So it is finally going to rain. This is a good thing, but it has been so long since we’ve felt the soft touch of water on its roads, I feel the good people of NorCal need a refresher. Plus I’m sure you have better tips and tricks than anything I’ve cataloged here so log into Facebook and slap them down in the comments section.
First off, get a good thick tire. Rain washes out all kinds of junk onto the road, and changing a flat tire when it’s pouring is the worst. Something like the Continental Gatorskin 25c or the Schwalbe Duran0 works well. They can fend off almost everything short of a nail, hold up well at 90 psi when you have a 25c, and will last a whole season. While they may not be “light” enough for racing they are perfect for year round training.
The golden rule of bike ownership, that the appropriate number of bikes one should possess is N+1, dictates that a rain bike should be in the quiver. If it is still in play, your first bike outfitted with a decent pair of fenders is a great set up. Though a bit of a pain to mount, the SKS Raceblade is the best choice for regular racing bikes. They mount quickly through the quick release and caliper brakes, and do a good enough job that they are used regularly in outposts like Seattle where rain bikes are a must have.
If you looking at a full new rig, an aluminum cyclocross bike is relatively affordable, provides clearance for real fenders, and is born to get muddy. Cantilever brakes are not the best for going down the big mountains but if the rain is falling, wait untill dryer weather to get your serious climbing in. If you are hardcore and need a bike that can descend, and has clearance for fenders, I’ve never heard complaints about Ridley Noah bikes, or Scott Foil road bikes.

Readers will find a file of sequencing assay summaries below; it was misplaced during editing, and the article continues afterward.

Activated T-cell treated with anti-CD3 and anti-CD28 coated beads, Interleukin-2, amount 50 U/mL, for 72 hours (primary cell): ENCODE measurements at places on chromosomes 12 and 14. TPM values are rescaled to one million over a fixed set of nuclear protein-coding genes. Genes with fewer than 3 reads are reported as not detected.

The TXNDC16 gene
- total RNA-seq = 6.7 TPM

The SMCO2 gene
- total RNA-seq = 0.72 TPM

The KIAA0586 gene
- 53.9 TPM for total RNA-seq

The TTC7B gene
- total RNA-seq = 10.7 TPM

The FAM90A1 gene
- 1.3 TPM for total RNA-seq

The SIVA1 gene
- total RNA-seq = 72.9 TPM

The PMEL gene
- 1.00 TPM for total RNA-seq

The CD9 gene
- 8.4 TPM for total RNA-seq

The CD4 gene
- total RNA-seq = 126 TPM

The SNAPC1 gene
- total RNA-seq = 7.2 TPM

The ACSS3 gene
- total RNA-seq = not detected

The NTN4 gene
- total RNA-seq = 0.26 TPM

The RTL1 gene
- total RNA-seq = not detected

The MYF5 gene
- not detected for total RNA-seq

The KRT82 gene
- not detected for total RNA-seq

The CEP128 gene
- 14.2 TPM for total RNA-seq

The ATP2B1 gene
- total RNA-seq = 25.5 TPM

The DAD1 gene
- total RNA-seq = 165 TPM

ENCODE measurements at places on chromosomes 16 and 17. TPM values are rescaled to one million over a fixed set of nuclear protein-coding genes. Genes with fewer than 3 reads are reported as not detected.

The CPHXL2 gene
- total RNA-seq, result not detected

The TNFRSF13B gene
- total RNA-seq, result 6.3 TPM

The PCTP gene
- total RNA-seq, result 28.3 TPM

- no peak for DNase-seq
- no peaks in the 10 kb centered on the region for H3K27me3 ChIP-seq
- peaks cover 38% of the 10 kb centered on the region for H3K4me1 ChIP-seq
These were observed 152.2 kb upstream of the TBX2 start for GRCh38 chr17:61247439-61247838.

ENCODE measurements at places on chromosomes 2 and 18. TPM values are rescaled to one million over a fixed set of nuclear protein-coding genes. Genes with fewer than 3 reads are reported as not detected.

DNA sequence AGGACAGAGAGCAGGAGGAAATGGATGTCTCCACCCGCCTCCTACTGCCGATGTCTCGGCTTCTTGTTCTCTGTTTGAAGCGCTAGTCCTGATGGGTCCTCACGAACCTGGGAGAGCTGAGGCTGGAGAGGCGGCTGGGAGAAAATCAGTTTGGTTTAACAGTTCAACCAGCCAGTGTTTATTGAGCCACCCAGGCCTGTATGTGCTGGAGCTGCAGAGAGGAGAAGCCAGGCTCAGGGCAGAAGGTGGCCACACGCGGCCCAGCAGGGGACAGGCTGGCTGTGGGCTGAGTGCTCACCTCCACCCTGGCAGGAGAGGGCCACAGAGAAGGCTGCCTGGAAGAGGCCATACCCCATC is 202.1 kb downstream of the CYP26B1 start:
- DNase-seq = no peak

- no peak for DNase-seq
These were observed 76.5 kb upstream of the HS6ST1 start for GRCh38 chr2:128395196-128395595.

Winter clothing in NorCal is impossible to figure out. It’s hot, it’s rainy, it’s cold, and that is just when you ride to Halfmoon Bay in July. A good rain cape, like something from Showers Pass, can double as a Mediterranean-winter riding jacket. Rain pants, and serious waterproof/thermal tights, should be reserved for places that really have it hard like the Pacific Northwest and Minnesota. Aside from a cool cotton cap (wool will be too hot unless it’s below 40), the best investment will be in a pair of quality gloves. Surprisingly, the best stuff out there like Glacier gloves are less than $40, and they put the Assos fancy pants mitts to shame.
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